A few weeks ago I bought God Save the Queen, the first book in Kate Locke’s Immortal Empire series, heartily intrigued by the back cover text.

Queen Victoria rules with an immortal fist.

The undead matriarch presides over a Britain where the Aristocracy is made up of werewolves and vampires, where goblins live underground and mothers know better than to let their children out after dark.

Xandra Vardan is a member of the elite Royal Guard, and it is her duty to protect the Aristocracy. But when her sister goes missing, Xandra will set out on a path that undermines everything she believes in and will uncover a conspiracy that threatens to topple the entire empire.

The first in a fantasy series where vampires, werewolves, and goblins rule London.

God Save the Queen was published in mass market paperback by Orbit on January 31, 2017. I was surprised to find that the next two in the series, The Queen is Dead and Long Live the Queen, were released in rapid succession on February 28 and March 28. A little digging, however, and it all makes sense. The books were originally released in hardcover in 2012/2013; this is a re-release with a fresh design and new covers.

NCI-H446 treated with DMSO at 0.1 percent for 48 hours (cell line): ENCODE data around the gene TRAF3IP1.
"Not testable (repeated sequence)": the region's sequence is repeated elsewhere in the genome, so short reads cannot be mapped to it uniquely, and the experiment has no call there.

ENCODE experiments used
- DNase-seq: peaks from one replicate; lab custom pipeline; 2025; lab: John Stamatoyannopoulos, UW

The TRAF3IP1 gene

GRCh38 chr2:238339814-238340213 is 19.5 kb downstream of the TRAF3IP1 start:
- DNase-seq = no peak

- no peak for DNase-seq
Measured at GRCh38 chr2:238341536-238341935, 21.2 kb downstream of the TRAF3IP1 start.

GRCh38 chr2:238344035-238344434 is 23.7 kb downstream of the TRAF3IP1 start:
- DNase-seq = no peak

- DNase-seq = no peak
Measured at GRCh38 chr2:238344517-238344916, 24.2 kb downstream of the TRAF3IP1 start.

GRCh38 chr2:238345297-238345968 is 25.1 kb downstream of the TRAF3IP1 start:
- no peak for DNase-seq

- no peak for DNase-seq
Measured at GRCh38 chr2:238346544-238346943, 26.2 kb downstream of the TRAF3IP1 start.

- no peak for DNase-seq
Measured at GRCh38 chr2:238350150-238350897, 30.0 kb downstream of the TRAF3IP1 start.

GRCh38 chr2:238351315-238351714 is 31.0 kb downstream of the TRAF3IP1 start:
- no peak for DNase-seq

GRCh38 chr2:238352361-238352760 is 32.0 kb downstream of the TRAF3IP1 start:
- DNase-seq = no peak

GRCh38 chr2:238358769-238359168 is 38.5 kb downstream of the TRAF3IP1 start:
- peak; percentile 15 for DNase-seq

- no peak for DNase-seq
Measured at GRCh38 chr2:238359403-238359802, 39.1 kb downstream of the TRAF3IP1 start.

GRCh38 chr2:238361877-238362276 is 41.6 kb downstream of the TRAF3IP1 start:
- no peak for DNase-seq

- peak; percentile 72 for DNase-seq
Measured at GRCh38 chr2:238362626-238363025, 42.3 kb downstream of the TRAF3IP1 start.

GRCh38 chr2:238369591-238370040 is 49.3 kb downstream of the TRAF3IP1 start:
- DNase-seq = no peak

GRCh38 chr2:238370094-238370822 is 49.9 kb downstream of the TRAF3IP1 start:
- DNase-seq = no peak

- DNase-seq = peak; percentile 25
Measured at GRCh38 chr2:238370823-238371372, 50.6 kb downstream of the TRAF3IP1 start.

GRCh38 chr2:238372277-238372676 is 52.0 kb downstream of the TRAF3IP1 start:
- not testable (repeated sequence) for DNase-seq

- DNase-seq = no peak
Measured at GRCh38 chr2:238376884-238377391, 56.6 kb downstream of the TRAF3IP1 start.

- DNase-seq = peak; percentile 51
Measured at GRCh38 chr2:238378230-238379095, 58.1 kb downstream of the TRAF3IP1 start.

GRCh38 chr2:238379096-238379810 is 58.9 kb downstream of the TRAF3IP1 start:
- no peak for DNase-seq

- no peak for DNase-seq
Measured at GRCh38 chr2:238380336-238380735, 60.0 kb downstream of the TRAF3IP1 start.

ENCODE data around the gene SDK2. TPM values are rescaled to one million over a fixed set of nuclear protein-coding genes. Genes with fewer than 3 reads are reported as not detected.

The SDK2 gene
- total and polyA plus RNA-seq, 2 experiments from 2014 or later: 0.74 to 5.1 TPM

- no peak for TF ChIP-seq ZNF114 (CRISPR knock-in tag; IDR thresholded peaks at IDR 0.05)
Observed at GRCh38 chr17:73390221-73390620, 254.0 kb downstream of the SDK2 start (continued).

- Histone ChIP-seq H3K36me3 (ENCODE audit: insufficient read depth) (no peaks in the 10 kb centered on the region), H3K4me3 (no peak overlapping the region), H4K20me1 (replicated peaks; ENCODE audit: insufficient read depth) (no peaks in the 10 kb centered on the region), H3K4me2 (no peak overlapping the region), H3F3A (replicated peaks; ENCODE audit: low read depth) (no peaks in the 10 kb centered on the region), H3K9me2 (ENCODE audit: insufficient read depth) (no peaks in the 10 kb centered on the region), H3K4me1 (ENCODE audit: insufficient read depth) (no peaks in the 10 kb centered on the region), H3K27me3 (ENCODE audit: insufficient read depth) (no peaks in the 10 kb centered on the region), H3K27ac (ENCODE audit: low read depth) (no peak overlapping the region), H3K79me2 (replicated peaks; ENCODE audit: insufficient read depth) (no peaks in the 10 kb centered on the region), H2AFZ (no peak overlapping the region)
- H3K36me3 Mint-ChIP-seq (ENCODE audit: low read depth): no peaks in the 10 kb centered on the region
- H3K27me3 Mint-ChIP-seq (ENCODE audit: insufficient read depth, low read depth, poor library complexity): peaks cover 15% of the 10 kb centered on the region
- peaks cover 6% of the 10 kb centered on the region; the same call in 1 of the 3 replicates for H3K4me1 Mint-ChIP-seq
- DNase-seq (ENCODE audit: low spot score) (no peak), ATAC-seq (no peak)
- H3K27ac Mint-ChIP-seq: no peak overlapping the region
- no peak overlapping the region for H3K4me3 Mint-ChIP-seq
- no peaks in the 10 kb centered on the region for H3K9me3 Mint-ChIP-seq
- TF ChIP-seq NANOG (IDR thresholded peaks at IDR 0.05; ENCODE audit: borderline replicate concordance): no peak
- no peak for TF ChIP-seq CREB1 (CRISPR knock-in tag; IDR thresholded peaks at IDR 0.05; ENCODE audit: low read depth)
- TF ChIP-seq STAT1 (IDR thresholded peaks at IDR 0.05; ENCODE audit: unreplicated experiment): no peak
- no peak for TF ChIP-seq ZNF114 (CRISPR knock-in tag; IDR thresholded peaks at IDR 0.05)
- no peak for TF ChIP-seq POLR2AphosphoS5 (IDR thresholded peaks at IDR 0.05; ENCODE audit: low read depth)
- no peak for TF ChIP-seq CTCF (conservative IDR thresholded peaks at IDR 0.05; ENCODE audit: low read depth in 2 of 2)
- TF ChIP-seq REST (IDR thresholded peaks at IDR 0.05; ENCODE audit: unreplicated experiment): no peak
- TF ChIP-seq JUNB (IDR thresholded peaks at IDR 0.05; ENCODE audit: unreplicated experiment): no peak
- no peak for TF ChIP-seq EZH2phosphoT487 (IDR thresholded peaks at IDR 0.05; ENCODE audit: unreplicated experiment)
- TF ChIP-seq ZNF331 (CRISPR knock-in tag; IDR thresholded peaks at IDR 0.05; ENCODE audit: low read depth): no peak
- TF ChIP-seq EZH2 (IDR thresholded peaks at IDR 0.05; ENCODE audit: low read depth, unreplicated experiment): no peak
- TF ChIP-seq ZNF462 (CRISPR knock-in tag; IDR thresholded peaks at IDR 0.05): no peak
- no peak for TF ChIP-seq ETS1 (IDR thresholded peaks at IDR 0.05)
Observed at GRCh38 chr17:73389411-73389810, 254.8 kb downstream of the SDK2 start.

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John DeNardo on 11 Can’t-Miss SF and Fantasy Books in March

Tuesday, March 28th, 2017 | Posted by John ONeill

New York 2140 Kim Stanley Robinson-small Hunger Makes the Wolf by Alex Wells-small The Man with the Speckled Eyes Lafferty

The tireless John DeNardo is back with another list, this time looking at the Can’t-Miss SF and Fantasy titles in March (and he should know). Here’s a few of his recommendations.

New York 2140 by Kim Stanley Robinson:

In the not-too-distant future, New York City’s streets are submerged underwater due to climate change, making every street a canal, every building an island unto itself. Intrigue abounds in the Met Life tower, now converted into a co-op, and the target of a buyout from a shadowy corporation desperate enough to sabotage the building’s infrastructure… Robinson weaves a tapestry of interconnected personal narratives that is captivating for its portrayal of humankind.

New York 2140 was published by Orbit on March 14, 2017. It is 624 pages, priced at $28 in hardcover and $14.99 for the digital edition.